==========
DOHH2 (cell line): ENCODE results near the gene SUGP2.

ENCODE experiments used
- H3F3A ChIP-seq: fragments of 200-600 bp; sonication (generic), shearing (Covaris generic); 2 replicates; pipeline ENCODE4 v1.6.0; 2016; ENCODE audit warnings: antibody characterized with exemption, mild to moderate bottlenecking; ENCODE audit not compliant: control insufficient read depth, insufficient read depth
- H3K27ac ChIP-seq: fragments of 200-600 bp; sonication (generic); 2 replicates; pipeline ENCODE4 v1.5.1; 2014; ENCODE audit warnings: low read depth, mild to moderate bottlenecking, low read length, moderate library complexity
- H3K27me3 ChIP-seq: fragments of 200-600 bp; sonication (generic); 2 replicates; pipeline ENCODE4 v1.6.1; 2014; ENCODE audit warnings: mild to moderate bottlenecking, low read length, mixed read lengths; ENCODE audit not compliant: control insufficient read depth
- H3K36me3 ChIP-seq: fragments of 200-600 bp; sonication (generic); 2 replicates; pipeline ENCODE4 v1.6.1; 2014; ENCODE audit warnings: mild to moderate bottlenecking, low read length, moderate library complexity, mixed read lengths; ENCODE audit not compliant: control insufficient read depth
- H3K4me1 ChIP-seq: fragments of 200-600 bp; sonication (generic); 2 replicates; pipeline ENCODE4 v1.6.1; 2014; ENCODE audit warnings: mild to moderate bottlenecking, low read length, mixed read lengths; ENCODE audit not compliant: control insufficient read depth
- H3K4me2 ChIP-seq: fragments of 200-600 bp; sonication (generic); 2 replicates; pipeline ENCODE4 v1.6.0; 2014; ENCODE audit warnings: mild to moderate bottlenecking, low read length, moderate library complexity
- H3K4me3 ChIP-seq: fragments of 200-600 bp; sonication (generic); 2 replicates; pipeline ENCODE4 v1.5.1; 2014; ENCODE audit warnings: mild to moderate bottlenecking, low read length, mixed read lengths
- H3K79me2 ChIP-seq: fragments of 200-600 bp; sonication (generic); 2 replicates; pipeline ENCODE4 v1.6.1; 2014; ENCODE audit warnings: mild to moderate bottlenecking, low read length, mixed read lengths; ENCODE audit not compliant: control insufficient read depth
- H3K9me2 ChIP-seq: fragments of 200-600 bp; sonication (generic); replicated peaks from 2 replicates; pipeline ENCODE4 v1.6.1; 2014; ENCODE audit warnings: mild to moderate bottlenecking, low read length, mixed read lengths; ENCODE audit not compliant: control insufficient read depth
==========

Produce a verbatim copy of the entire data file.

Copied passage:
DOHH2 (cell line): ENCODE results near the gene SUGP2.

ENCODE experiments used
- H3F3A ChIP-seq: fragments of 200-600 bp; sonication (generic), shearing (Covaris generic); 2 replicates; pipeline ENCODE4 v1.6.0; 2016; ENCODE audit warnings: antibody characterized with exemption, mild to moderate bottlenecking; ENCODE audit not compliant: control insufficient read depth, insufficient read depth
- H3K27ac ChIP-seq: fragments of 200-600 bp; sonication (generic); 2 replicates; pipeline ENCODE4 v1.5.1; 2014; ENCODE audit warnings: low read depth, mild to moderate bottlenecking, low read length, moderate library complexity
- H3K27me3 ChIP-seq: fragments of 200-600 bp; sonication (generic); 2 replicates; pipeline ENCODE4 v1.6.1; 2014; ENCODE audit warnings: mild to moderate bottlenecking, low read length, mixed read lengths; ENCODE audit not compliant: control insufficient read depth
- H3K36me3 ChIP-seq: fragments of 200-600 bp; sonication (generic); 2 replicates; pipeline ENCODE4 v1.6.1; 2014; ENCODE audit warnings: mild to moderate bottlenecking, low read length, moderate library complexity, mixed read lengths; ENCODE audit not compliant: control insufficient read depth
- H3K4me1 ChIP-seq: fragments of 200-600 bp; sonication (generic); 2 replicates; pipeline ENCODE4 v1.6.1; 2014; ENCODE audit warnings: mild to moderate bottlenecking, low read length, mixed read lengths; ENCODE audit not compliant: control insufficient read depth
- H3K4me2 ChIP-seq: fragments of 200-600 bp; sonication (generic); 2 replicates; pipeline ENCODE4 v1.6.0; 2014; ENCODE audit warnings: mild to moderate bottlenecking, low read length, moderate library complexity
- H3K4me3 ChIP-seq: fragments of 200-600 bp; sonication (generic); 2 replicates; pipeline ENCODE4 v1.5.1; 2014; ENCODE audit warnings: mild to moderate bottlenecking, low read length, mixed read lengths
- H3K79me2 ChIP-seq: fragments of 200-600 bp; sonication (generic); 2 replicates; pipeline ENCODE4 v1.6.1; 2014; ENCODE audit warnings: mild to moderate bottlenecking, low read length, mixed read lengths; ENCODE audit not compliant: control insufficient read depth
- H3K9me2 ChIP-seq: fragments of 200-600 bp; sonication (generic); replicated peaks from 2 replicates; pipeline ENCODE4 v1.6.1; 2014; ENCODE audit warnings: mild to moderate bottlenecking, low read length, mixed read lengths; ENCODE audit not compliant: control insufficient read depth